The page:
I received this book for free from NetGalley in exchange for an honest review. This does not affect my opinion of the book or the content of my review.Wink Poppy Midnight by April Genevieve Tucholke
Published by Dial Books on March 22nd 2016
Genres: Contemporary, Mystery, Romance, Thriller, Young Adult
Every story needs a hero.Every story needs a villain.Every story needs a secret.
Wink is the odd, mysterious neighbor girl, wild red hair and freckles. Poppy is the blond bully and the beautiful, manipulative high school queen bee. Midnight is the sweet, uncertain boy caught between them. Wink. Poppy. Midnight. Two girls. One boy. Three voices that burst onto the page in short, sharp, bewitching chapters, and spiral swiftly and inexorably toward something terrible or tricky or tremendous.
What really happened?Someone knows.Someone is lying.
I wanted to read this book from the moment I laid eyes on the gorgeous cover (Look at it. It is Stunning!). I made my peace with the fact that I was going to have to wait until it came out for me to discover what this mysterious book was all about. Luckily I was able to attend ALAMW and while at the Penguin booth I made an inquiry about it and VOILA! I was handed a precious copy of the ARC . THANK YOU PENGUIN TEEN!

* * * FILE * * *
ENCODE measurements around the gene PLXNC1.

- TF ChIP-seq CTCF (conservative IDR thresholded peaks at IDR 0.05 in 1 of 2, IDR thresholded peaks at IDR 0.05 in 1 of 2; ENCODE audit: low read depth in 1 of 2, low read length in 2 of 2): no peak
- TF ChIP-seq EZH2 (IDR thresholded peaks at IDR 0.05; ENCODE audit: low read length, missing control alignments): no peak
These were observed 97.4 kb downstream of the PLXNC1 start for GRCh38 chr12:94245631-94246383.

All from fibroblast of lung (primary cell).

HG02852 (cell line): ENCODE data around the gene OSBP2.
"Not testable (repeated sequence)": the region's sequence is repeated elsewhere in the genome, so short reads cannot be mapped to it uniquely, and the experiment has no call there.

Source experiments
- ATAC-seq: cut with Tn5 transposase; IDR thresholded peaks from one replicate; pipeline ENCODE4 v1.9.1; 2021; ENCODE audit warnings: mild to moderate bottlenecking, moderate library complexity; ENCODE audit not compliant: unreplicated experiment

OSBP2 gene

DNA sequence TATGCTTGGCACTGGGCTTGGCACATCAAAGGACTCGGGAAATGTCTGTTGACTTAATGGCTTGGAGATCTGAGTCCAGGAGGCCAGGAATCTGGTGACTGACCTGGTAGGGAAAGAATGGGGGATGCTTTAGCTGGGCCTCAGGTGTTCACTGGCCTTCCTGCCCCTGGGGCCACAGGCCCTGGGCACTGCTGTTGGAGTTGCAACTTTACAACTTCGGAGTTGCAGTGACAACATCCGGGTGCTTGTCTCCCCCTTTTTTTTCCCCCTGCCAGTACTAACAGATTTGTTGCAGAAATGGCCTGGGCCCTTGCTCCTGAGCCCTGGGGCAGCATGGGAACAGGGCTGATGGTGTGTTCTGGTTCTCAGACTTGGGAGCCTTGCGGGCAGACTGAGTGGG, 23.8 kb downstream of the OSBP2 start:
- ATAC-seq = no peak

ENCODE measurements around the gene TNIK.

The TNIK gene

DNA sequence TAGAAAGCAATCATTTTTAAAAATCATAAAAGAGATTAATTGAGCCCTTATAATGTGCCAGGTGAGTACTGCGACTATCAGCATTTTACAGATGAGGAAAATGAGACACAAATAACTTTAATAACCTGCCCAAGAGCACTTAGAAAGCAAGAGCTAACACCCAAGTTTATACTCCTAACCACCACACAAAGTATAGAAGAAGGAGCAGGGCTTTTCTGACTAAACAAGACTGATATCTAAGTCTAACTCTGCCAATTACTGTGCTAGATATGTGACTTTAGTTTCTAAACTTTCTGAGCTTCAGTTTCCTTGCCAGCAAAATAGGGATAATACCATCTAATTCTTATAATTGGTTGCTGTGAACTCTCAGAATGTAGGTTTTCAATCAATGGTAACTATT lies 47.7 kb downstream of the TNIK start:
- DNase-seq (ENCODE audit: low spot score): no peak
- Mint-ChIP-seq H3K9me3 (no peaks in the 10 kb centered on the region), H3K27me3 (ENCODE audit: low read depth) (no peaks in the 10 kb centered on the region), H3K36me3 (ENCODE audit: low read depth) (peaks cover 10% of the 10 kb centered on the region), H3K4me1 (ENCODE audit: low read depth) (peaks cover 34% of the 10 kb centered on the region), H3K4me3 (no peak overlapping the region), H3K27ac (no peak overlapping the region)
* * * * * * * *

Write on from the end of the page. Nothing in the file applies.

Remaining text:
:: cue happy jig and squeeing ::
I had to try hard to read this book slowly, but I was so curious about what the big mystery was. I wanted and NEEDED to know who was the hero, who was the villain and who had the big secret. The book is written in a multi-character point of view, and the chapters are all fairly small, so it was easy to get carried away with how quickly you begin to devour the book.
This book was definitely “different”, it was also weird, strange, and odd. This review is going to sound a bit vague at times, but I don’t want to give anything away. It was not like any other contemporary YA I have read. When I first I started reading this book, I thought it was going to be in the realm of “magical realism”, but it definitely is not, even though the story does have a certain kind of dreamy/eerie feel to it.
Let’s take a look at the three main characters:
Wink is a whimsical and eclectic red-headed girl. She loves fairy tales and pretty much lives in her own little world. I love how different and slightly strange Wink is, and I especially love her imagination and love of fairy tales (it might be because she reminds me a little of myself when I was much younger). Most of her classmates think that she and her family are a bunch of oddballs and often try to make fun of her. Wink ignores them and is basically immune to being bullied. She has five other siblings, all red-heads except for one, and a mother who is a fortune-teller. Their family life is anything but traditional, and they pretty much all do whatever they want and run amok on their farm.
Poppy is the rich, popular and beautiful blonde girl…you know…the one everyone loves to hate (usually without reason, but not in this case). She is spoiled, mean and manipulative. She loves to use people and when she doesn’t get her way everyone around her pays the price. Poppy was definitely not a likable character but I did feel sorry for how shallow her life seemed to be.